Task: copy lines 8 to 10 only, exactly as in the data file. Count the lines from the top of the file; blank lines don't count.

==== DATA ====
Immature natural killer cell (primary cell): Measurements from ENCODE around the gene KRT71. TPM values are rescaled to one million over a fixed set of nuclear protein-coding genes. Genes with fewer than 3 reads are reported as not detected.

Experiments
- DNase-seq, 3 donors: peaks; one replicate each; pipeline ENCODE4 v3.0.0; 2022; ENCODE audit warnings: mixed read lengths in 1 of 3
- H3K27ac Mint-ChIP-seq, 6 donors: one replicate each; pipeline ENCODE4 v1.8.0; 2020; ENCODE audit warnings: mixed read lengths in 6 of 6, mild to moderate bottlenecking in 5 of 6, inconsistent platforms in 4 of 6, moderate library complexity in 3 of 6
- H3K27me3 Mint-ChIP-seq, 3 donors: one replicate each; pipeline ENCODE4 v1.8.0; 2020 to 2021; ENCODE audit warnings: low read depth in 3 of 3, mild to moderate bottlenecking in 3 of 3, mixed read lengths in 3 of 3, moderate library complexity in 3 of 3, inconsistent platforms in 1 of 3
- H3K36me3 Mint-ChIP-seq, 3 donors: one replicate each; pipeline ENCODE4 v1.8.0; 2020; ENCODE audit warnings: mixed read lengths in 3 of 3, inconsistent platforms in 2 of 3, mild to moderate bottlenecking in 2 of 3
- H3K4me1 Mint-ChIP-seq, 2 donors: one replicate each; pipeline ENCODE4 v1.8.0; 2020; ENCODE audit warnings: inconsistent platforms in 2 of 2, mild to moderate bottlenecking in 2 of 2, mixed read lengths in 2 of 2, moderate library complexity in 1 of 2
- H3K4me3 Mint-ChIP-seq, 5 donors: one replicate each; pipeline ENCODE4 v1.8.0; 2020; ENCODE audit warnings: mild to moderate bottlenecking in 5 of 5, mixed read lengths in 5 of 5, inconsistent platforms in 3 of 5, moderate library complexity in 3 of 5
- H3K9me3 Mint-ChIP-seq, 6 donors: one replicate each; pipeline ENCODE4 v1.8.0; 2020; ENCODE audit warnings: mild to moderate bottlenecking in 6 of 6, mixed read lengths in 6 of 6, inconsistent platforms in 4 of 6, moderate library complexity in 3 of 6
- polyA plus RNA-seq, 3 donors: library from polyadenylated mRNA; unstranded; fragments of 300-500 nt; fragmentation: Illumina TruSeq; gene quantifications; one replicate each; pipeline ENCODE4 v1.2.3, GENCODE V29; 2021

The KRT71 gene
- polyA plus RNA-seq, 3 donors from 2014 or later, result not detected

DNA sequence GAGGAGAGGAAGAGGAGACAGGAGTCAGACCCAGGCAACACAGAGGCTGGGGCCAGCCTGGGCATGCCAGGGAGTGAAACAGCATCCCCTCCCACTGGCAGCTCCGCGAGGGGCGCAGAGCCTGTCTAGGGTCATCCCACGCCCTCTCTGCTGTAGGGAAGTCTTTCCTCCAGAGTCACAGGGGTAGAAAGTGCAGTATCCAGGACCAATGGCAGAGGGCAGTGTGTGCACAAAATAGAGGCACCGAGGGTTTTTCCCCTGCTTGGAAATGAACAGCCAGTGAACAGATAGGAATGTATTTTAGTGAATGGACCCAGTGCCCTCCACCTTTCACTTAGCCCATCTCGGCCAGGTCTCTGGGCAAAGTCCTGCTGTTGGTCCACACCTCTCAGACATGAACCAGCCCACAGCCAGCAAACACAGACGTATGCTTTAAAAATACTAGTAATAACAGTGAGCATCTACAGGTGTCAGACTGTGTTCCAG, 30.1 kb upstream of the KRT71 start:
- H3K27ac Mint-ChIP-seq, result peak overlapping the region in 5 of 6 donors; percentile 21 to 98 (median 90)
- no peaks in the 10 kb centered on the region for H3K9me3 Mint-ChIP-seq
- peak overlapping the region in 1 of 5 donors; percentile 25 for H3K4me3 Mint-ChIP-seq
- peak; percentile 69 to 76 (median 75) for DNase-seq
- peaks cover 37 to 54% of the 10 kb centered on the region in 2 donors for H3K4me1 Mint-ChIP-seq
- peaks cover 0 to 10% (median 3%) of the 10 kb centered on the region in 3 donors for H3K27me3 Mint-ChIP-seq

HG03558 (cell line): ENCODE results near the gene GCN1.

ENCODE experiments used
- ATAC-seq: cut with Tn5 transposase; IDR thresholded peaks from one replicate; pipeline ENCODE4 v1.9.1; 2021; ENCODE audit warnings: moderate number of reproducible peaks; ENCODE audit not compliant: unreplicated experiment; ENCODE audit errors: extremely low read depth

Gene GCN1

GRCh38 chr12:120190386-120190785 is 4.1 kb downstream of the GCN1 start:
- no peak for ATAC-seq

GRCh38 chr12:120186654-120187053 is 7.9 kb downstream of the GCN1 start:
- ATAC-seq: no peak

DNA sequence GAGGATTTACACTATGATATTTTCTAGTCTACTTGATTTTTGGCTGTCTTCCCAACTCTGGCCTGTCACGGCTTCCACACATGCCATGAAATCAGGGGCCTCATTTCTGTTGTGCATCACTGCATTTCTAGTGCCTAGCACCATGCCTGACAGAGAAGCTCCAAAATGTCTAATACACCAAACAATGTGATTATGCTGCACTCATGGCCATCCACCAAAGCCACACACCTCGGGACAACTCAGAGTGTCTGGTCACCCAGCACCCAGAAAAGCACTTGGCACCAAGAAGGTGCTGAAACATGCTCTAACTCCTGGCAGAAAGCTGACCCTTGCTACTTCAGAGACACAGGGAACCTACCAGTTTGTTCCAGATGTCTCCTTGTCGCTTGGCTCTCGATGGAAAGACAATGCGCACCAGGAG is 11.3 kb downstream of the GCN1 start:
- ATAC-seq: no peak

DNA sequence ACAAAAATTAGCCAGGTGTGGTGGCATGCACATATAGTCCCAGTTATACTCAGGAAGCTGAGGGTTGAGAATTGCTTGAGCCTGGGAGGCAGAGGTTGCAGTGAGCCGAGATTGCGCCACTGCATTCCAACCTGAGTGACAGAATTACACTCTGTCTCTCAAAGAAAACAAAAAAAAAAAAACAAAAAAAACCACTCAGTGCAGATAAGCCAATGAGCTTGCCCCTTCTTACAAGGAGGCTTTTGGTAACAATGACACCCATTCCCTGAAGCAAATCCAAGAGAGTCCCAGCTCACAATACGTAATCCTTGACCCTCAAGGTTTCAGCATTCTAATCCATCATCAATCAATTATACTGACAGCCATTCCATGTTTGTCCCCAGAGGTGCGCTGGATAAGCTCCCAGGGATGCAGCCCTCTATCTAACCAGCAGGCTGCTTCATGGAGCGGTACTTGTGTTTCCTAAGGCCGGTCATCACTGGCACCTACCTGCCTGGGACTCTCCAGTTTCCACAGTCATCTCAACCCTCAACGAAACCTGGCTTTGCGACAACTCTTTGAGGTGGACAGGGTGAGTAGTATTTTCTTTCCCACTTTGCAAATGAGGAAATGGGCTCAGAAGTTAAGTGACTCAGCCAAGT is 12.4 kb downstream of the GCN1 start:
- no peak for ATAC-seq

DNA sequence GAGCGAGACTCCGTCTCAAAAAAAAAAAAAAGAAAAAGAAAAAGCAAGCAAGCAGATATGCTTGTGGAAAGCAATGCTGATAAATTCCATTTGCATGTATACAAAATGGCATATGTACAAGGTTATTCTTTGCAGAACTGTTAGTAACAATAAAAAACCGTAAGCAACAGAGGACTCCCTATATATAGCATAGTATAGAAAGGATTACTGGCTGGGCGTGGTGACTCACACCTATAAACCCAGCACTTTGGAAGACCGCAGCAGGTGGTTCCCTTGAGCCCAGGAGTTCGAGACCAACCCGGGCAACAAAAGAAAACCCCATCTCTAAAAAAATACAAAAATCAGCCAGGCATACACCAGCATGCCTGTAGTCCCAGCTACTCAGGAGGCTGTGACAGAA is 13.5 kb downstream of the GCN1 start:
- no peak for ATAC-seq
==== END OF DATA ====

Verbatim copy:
- H3K4me3 Mint-ChIP-seq, 5 donors: one replicate each; pipeline ENCODE4 v1.8.0; 2020; ENCODE audit warnings: mild to moderate bottlenecking in 5 of 5, mixed read lengths in 5 of 5, inconsistent platforms in 3 of 5, moderate library complexity in 3 of 5
- H3K9me3 Mint-ChIP-seq, 6 donors: one replicate each; pipeline ENCODE4 v1.8.0; 2020; ENCODE audit warnings: mild to moderate bottlenecking in 6 of 6, mixed read lengths in 6 of 6, inconsistent platforms in 4 of 6, moderate library complexity in 3 of 6
- polyA plus RNA-seq, 3 donors: library from polyadenylated mRNA; unstranded; fragments of 300-500 nt; fragmentation: Illumina TruSeq; gene quantifications; one replicate each; pipeline ENCODE4 v1.2.3, GENCODE V29; 2021